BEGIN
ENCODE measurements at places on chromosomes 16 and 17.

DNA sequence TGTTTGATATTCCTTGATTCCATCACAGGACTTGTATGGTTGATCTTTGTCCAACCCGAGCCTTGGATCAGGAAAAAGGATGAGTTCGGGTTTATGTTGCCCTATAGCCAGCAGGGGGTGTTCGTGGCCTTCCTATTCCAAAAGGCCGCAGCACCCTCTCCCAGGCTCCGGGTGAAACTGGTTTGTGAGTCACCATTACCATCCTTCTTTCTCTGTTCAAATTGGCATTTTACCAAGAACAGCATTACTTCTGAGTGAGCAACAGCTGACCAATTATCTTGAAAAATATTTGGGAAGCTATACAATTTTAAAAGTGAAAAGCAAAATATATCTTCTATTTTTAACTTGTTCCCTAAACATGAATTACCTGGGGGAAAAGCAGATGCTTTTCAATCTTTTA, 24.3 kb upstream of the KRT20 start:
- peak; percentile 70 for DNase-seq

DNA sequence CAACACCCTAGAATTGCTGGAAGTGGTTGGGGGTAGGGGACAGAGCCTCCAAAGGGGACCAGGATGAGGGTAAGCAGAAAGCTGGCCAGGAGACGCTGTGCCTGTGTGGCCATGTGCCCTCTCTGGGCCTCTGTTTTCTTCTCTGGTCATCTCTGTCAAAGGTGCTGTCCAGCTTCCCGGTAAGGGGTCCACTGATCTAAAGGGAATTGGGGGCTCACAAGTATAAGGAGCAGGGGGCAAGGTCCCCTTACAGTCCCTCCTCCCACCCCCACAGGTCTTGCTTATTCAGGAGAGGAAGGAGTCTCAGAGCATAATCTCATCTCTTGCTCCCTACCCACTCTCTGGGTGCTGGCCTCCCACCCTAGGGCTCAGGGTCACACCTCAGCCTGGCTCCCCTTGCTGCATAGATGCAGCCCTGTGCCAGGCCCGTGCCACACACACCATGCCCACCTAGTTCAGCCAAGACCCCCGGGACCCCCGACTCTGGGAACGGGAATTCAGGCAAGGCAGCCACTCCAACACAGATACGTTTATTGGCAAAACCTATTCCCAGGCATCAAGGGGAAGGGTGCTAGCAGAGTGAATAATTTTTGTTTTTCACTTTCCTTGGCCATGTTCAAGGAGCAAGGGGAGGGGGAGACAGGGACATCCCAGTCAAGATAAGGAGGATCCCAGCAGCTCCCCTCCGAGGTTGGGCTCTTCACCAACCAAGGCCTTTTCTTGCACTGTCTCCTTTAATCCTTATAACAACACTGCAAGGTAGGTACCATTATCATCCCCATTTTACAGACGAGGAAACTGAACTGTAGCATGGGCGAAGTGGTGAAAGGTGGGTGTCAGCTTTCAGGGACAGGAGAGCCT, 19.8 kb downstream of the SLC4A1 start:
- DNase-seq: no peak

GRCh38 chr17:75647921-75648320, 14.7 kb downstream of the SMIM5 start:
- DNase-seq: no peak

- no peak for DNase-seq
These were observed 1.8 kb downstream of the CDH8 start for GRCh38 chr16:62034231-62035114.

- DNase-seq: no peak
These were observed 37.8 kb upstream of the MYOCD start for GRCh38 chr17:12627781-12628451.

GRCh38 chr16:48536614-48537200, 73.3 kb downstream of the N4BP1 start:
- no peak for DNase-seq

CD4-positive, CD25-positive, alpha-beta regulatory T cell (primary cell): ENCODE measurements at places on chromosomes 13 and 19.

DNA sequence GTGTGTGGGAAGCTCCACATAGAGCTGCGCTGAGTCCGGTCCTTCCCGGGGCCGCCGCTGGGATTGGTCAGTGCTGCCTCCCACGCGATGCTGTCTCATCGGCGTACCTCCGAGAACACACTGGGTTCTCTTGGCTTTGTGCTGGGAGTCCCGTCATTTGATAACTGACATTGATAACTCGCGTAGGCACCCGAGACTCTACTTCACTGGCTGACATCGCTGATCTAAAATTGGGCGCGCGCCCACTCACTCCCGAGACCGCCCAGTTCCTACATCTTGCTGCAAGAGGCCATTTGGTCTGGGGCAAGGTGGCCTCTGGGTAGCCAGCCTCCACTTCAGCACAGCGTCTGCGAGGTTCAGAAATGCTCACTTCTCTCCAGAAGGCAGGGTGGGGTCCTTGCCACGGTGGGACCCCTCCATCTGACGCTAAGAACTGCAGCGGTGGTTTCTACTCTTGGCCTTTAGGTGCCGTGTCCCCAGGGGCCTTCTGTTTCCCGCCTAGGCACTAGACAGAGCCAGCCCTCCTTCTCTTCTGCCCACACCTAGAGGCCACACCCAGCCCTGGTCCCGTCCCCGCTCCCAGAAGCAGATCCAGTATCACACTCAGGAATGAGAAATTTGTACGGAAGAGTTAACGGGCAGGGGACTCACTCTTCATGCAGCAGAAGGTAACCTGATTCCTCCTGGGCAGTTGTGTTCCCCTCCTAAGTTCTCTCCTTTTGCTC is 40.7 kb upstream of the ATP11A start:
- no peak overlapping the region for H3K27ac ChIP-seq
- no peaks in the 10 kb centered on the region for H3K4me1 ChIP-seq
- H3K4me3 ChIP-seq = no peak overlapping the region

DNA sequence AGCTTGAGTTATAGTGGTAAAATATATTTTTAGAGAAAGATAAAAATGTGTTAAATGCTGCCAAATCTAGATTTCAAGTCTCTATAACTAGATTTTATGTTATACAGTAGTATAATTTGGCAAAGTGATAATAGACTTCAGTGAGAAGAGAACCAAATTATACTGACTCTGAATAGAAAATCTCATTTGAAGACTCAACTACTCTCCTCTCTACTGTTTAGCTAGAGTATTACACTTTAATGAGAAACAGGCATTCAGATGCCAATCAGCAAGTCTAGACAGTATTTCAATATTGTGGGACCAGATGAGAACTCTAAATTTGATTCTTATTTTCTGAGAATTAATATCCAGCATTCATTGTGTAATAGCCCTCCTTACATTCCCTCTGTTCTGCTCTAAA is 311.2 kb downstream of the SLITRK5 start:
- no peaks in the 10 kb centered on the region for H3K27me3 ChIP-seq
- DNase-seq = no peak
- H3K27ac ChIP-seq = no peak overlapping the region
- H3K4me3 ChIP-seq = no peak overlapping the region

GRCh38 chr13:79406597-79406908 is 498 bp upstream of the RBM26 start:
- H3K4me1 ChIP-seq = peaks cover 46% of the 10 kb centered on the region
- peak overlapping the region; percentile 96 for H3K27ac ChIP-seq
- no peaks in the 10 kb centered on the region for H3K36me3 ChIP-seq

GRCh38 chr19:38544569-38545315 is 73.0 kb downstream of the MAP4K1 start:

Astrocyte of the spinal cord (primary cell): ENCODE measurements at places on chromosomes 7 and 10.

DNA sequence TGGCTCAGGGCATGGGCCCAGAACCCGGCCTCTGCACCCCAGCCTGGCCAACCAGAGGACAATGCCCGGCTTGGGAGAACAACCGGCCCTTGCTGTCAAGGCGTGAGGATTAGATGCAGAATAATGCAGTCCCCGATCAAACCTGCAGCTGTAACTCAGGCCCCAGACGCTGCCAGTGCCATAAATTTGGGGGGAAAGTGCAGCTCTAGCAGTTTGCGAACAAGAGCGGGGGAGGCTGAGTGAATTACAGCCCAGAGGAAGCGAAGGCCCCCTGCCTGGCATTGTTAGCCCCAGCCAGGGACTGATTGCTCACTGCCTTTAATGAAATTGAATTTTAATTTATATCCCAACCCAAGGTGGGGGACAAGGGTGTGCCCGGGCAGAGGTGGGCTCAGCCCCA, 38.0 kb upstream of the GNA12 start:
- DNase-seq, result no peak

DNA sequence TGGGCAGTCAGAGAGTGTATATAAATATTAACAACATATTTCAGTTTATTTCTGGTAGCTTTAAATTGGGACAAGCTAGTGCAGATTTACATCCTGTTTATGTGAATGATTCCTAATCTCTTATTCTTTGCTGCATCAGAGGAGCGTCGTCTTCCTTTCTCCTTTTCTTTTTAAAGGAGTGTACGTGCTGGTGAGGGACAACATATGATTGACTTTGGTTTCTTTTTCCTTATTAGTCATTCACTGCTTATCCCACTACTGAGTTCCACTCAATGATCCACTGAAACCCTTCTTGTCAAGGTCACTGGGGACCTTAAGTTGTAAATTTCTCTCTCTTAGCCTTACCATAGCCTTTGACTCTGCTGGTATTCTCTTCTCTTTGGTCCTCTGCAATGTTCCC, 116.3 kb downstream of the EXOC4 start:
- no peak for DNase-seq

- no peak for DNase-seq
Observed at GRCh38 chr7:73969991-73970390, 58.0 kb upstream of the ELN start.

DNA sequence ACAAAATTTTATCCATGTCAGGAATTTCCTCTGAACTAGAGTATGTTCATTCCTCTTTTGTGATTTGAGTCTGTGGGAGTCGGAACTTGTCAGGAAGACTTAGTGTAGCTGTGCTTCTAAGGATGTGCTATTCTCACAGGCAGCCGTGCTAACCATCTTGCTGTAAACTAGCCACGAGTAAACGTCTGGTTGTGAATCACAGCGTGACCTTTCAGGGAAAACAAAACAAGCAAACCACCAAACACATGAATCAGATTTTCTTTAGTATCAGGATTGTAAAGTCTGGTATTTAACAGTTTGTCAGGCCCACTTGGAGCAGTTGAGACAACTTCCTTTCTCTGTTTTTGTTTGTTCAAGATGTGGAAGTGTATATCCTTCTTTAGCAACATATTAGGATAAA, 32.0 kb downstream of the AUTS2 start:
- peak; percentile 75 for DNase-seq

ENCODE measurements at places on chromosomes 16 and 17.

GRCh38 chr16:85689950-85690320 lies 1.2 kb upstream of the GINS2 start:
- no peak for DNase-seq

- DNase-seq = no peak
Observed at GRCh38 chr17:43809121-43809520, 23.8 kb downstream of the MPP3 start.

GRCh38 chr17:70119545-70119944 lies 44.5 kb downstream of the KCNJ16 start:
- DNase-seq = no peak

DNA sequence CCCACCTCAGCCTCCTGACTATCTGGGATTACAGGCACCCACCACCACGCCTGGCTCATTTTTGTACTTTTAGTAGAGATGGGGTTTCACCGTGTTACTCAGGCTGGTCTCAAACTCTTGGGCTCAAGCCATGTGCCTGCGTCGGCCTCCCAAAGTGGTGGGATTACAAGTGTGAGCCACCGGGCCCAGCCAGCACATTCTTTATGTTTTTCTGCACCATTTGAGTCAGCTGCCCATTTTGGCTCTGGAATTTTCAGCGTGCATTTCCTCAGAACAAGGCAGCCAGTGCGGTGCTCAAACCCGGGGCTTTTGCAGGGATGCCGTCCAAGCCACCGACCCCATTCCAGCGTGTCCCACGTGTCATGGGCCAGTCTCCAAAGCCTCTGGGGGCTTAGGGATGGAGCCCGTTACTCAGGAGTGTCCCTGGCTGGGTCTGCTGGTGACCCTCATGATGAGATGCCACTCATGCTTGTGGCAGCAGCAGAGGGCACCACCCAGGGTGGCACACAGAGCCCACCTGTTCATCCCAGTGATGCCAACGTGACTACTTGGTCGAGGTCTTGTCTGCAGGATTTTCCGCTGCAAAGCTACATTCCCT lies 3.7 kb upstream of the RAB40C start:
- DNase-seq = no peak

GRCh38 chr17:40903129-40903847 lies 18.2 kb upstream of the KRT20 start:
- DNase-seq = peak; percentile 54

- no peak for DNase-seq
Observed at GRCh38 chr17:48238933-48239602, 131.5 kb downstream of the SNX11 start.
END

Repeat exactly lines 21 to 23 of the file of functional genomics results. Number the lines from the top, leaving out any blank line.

- DNase-seq = no peak
- H3K27ac ChIP-seq = no peak overlapping the region
- H3K4me3 ChIP-seq = no peak overlapping the region